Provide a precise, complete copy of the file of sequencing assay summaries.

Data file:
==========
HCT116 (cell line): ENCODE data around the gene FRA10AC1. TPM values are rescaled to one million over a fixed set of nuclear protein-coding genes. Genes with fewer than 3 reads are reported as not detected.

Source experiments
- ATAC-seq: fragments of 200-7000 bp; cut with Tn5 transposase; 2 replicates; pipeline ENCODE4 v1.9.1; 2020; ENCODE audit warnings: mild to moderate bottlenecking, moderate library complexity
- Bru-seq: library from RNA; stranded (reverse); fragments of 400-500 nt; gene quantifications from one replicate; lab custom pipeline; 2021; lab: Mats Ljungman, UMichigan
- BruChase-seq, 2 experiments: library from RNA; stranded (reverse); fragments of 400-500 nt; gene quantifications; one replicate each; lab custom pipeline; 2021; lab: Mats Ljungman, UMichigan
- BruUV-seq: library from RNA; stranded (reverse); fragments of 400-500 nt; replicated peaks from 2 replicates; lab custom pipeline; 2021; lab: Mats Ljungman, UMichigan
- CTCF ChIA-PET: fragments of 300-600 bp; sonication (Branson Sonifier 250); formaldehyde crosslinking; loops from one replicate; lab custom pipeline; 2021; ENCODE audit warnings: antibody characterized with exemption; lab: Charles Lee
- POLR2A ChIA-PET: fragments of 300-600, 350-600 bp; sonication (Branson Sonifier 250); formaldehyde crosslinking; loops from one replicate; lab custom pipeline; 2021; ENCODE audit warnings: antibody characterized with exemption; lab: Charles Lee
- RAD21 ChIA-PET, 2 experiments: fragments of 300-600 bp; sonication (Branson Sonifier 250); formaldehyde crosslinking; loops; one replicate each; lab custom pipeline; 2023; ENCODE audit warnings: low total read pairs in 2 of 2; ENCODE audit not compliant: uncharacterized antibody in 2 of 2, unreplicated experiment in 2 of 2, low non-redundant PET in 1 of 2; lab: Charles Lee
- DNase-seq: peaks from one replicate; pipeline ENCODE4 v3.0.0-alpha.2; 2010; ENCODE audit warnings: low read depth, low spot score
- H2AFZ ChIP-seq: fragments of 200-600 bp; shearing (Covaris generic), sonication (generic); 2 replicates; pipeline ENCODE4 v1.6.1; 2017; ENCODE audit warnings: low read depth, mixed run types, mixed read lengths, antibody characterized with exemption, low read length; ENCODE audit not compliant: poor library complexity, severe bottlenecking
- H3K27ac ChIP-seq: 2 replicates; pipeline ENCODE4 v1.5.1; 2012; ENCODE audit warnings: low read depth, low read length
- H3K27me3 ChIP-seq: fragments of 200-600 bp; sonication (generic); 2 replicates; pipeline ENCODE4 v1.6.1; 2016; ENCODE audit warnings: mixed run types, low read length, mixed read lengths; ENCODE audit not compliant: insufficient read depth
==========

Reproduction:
HCT116 (cell line): ENCODE data around the gene FRA10AC1. TPM values are rescaled to one million over a fixed set of nuclear protein-coding genes. Genes with fewer than 3 reads are reported as not detected.

Source experiments
- ATAC-seq: fragments of 200-7000 bp; cut with Tn5 transposase; 2 replicates; pipeline ENCODE4 v1.9.1; 2020; ENCODE audit warnings: mild to moderate bottlenecking, moderate library complexity
- Bru-seq: library from RNA; stranded (reverse); fragments of 400-500 nt; gene quantifications from one replicate; lab custom pipeline; 2021; lab: Mats Ljungman, UMichigan
- BruChase-seq, 2 experiments: library from RNA; stranded (reverse); fragments of 400-500 nt; gene quantifications; one replicate each; lab custom pipeline; 2021; lab: Mats Ljungman, UMichigan
- BruUV-seq: library from RNA; stranded (reverse); fragments of 400-500 nt; replicated peaks from 2 replicates; lab custom pipeline; 2021; lab: Mats Ljungman, UMichigan
- CTCF ChIA-PET: fragments of 300-600 bp; sonication (Branson Sonifier 250); formaldehyde crosslinking; loops from one replicate; lab custom pipeline; 2021; ENCODE audit warnings: antibody characterized with exemption; lab: Charles Lee
- POLR2A ChIA-PET: fragments of 300-600, 350-600 bp; sonication (Branson Sonifier 250); formaldehyde crosslinking; loops from one replicate; lab custom pipeline; 2021; ENCODE audit warnings: antibody characterized with exemption; lab: Charles Lee
- RAD21 ChIA-PET, 2 experiments: fragments of 300-600 bp; sonication (Branson Sonifier 250); formaldehyde crosslinking; loops; one replicate each; lab custom pipeline; 2023; ENCODE audit warnings: low total read pairs in 2 of 2; ENCODE audit not compliant: uncharacterized antibody in 2 of 2, unreplicated experiment in 2 of 2, low non-redundant PET in 1 of 2; lab: Charles Lee
- DNase-seq: peaks from one replicate; pipeline ENCODE4 v3.0.0-alpha.2; 2010; ENCODE audit warnings: low read depth, low spot score
- H2AFZ ChIP-seq: fragments of 200-600 bp; shearing (Covaris generic), sonication (generic); 2 replicates; pipeline ENCODE4 v1.6.1; 2017; ENCODE audit warnings: low read depth, mixed run types, mixed read lengths, antibody characterized with exemption, low read length; ENCODE audit not compliant: poor library complexity, severe bottlenecking
- H3K27ac ChIP-seq: 2 replicates; pipeline ENCODE4 v1.5.1; 2012; ENCODE audit warnings: low read depth, low read length
- H3K27me3 ChIP-seq: fragments of 200-600 bp; sonication (generic); 2 replicates; pipeline ENCODE4 v1.6.1; 2016; ENCODE audit warnings: mixed run types, low read length, mixed read lengths; ENCODE audit not compliant: insufficient read depth